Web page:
My boss Dan MacLeod and I set out today to answer a question that’s messed with the heads of many a philosopher over the centuries: How many trips across Portland does it takes to cook hot dogs on a motorcycle engine?
We double wrapped four, Maine-made, red snapper hot dogs in foil and wired them to the outside cylinder head. Then, we did the same to four buns on the opposite side of the engine. After that, we put on our helmets and rode to the other side of the city, down the spine of Congress Street.
Once there, a meat thermometer pronounced the core temperature of the scarlet beauties to be just shy of 90 degrees. We decided to flip them and ride back east.
But, once we made it to Fort Allen Park, via Commercial Street, we discovered the temperature had barely budged. We soldiered on, though, and dressed our tube steaks in ketchup and mustard. The final garnish was a sprinkle of celery salt — something my old man always added when I was a kid.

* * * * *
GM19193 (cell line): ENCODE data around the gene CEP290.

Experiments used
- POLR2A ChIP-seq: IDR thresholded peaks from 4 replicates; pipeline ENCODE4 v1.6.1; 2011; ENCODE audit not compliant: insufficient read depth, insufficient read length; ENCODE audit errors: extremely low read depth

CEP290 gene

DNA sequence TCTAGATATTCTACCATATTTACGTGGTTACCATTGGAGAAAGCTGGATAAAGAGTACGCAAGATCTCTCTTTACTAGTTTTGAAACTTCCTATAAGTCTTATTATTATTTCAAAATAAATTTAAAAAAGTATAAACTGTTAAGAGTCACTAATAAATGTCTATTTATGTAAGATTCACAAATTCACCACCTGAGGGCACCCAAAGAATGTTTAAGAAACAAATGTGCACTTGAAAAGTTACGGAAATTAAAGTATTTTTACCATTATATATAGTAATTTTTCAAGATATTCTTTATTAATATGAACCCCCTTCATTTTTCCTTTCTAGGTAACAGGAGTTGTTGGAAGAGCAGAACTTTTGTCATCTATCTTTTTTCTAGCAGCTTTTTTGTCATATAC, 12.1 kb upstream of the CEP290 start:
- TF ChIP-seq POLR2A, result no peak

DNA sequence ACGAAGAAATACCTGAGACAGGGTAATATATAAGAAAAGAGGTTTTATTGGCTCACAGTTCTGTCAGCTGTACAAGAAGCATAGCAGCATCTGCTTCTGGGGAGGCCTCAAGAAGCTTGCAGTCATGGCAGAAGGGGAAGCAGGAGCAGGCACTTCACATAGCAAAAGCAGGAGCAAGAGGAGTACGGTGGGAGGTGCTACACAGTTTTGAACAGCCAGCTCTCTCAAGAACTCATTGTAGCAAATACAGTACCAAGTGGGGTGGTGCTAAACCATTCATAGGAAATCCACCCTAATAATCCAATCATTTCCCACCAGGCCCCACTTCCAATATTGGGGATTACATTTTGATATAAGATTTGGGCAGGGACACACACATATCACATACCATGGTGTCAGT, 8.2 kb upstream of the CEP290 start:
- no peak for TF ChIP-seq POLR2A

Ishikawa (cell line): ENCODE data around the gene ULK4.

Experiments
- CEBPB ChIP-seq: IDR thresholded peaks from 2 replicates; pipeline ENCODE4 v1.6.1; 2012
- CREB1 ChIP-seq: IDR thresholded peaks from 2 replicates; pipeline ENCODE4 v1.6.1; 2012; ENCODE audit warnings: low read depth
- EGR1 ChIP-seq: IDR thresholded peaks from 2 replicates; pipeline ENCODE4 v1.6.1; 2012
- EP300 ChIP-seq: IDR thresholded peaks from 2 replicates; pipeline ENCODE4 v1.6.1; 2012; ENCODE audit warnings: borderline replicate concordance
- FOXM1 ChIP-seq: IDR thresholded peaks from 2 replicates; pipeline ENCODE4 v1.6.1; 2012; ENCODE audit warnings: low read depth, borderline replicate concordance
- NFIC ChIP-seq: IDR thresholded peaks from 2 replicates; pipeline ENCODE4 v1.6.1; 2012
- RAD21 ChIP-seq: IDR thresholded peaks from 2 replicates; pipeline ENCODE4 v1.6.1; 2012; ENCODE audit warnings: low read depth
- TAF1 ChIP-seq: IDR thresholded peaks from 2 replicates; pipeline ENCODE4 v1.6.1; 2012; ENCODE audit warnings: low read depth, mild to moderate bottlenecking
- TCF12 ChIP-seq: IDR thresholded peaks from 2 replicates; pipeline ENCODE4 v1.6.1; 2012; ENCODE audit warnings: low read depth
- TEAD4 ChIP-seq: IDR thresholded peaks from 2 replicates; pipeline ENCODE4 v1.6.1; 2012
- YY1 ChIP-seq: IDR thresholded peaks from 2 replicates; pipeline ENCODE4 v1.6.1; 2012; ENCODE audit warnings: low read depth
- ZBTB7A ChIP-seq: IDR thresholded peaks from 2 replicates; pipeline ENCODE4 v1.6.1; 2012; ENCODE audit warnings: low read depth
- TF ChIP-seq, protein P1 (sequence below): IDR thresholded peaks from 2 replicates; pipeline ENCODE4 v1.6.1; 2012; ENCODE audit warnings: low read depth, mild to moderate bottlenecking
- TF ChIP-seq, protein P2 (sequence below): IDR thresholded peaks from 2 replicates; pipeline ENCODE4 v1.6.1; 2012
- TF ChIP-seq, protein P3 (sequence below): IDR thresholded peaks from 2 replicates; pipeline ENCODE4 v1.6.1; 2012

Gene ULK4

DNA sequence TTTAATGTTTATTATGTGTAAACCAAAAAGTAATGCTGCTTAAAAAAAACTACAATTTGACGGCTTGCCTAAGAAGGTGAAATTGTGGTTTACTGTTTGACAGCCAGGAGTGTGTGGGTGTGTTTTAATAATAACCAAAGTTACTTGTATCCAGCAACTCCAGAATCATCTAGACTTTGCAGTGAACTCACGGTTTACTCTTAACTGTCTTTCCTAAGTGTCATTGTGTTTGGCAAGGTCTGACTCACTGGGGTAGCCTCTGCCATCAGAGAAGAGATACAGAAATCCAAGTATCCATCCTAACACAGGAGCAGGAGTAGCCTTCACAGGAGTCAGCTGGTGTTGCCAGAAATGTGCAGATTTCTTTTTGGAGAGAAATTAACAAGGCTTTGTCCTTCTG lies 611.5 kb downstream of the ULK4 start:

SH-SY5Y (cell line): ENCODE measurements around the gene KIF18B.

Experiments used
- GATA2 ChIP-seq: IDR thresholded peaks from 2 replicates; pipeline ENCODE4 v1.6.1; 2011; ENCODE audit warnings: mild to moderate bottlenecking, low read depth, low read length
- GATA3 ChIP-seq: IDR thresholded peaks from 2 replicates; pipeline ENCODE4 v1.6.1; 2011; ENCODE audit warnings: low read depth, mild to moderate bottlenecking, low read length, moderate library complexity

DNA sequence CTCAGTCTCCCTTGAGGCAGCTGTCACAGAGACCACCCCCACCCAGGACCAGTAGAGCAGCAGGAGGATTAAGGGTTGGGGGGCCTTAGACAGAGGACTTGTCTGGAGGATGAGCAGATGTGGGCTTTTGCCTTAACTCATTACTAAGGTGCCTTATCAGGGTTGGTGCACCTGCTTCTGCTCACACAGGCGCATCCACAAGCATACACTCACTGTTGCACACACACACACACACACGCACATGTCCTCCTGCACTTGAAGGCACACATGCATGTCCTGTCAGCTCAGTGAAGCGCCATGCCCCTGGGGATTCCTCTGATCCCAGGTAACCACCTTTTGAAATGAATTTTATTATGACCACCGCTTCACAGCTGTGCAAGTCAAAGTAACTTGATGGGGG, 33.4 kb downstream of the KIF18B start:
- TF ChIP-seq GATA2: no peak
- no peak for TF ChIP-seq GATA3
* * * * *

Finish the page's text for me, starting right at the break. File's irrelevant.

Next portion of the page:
So, the answer to the question seems to depend on what your definition of “cooked” turns out to be. If you can settle for “cooked enough,” the answer is just one trip across Portland will suffice. We did two for good measure, but the dogs reached their terminal hotness in just one trip.
They weren’t the hottest of hot dogs, but they tasted fine anyway. What we missed in heat was more than made up for in our new-found knowledge of meat-to-foil-to-engine-heat theoretical science.
If you’d like us to try and cook anything else on the engine, just drop me a line.